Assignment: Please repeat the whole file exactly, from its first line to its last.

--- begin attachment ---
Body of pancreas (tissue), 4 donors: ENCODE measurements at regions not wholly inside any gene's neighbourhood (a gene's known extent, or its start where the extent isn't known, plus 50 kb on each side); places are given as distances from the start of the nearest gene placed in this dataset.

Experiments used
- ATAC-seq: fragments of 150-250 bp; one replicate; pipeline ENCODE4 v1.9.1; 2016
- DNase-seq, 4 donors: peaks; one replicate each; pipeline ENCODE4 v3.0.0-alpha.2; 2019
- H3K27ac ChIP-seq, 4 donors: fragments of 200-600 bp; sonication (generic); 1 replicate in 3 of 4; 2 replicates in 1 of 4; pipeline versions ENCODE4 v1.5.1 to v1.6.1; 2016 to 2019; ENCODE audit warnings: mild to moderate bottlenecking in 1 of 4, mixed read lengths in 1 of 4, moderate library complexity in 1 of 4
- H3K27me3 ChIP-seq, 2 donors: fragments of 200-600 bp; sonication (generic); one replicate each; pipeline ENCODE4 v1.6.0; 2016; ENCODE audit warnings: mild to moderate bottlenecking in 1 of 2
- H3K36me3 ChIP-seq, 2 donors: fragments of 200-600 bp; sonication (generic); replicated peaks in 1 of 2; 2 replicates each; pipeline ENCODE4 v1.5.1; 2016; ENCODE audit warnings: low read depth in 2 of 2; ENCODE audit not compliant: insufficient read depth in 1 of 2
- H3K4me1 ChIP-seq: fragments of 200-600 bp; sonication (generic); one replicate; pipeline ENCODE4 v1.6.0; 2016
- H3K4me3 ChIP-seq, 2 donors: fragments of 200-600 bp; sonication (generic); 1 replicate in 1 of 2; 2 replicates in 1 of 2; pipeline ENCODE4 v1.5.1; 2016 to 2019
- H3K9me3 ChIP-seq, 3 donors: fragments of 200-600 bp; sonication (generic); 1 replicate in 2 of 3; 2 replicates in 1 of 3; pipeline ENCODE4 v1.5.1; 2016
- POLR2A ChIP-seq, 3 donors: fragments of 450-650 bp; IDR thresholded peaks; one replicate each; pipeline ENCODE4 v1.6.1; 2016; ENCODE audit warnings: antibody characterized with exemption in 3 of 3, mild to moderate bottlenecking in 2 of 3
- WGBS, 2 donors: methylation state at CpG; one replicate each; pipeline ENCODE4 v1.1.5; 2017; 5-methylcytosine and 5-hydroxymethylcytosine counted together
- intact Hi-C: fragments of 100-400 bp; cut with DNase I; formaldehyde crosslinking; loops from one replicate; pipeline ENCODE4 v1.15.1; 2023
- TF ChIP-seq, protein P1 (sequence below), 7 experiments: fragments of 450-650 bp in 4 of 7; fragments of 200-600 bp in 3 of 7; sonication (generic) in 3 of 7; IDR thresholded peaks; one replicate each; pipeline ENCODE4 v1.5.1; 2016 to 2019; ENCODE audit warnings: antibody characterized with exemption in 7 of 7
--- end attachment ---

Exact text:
Body of pancreas (tissue), 4 donors: ENCODE measurements at regions not wholly inside any gene's neighbourhood (a gene's known extent, or its start where the extent isn't known, plus 50 kb on each side); places are given as distances from the start of the nearest gene placed in this dataset.

Experiments used
- ATAC-seq: fragments of 150-250 bp; one replicate; pipeline ENCODE4 v1.9.1; 2016
- DNase-seq, 4 donors: peaks; one replicate each; pipeline ENCODE4 v3.0.0-alpha.2; 2019
- H3K27ac ChIP-seq, 4 donors: fragments of 200-600 bp; sonication (generic); 1 replicate in 3 of 4; 2 replicates in 1 of 4; pipeline versions ENCODE4 v1.5.1 to v1.6.1; 2016 to 2019; ENCODE audit warnings: mild to moderate bottlenecking in 1 of 4, mixed read lengths in 1 of 4, moderate library complexity in 1 of 4
- H3K27me3 ChIP-seq, 2 donors: fragments of 200-600 bp; sonication (generic); one replicate each; pipeline ENCODE4 v1.6.0; 2016; ENCODE audit warnings: mild to moderate bottlenecking in 1 of 2
- H3K36me3 ChIP-seq, 2 donors: fragments of 200-600 bp; sonication (generic); replicated peaks in 1 of 2; 2 replicates each; pipeline ENCODE4 v1.5.1; 2016; ENCODE audit warnings: low read depth in 2 of 2; ENCODE audit not compliant: insufficient read depth in 1 of 2
- H3K4me1 ChIP-seq: fragments of 200-600 bp; sonication (generic); one replicate; pipeline ENCODE4 v1.6.0; 2016
- H3K4me3 ChIP-seq, 2 donors: fragments of 200-600 bp; sonication (generic); 1 replicate in 1 of 2; 2 replicates in 1 of 2; pipeline ENCODE4 v1.5.1; 2016 to 2019
- H3K9me3 ChIP-seq, 3 donors: fragments of 200-600 bp; sonication (generic); 1 replicate in 2 of 3; 2 replicates in 1 of 3; pipeline ENCODE4 v1.5.1; 2016
- POLR2A ChIP-seq, 3 donors: fragments of 450-650 bp; IDR thresholded peaks; one replicate each; pipeline ENCODE4 v1.6.1; 2016; ENCODE audit warnings: antibody characterized with exemption in 3 of 3, mild to moderate bottlenecking in 2 of 3
- WGBS, 2 donors: methylation state at CpG; one replicate each; pipeline ENCODE4 v1.1.5; 2017; 5-methylcytosine and 5-hydroxymethylcytosine counted together
- intact Hi-C: fragments of 100-400 bp; cut with DNase I; formaldehyde crosslinking; loops from one replicate; pipeline ENCODE4 v1.15.1; 2023
- TF ChIP-seq, protein P1 (sequence below), 7 experiments: fragments of 450-650 bp in 4 of 7; fragments of 200-600 bp in 3 of 7; sonication (generic) in 3 of 7; IDR thresholded peaks; one replicate each; pipeline ENCODE4 v1.5.1; 2016 to 2019; ENCODE audit warnings: antibody characterized with exemption in 7 of 7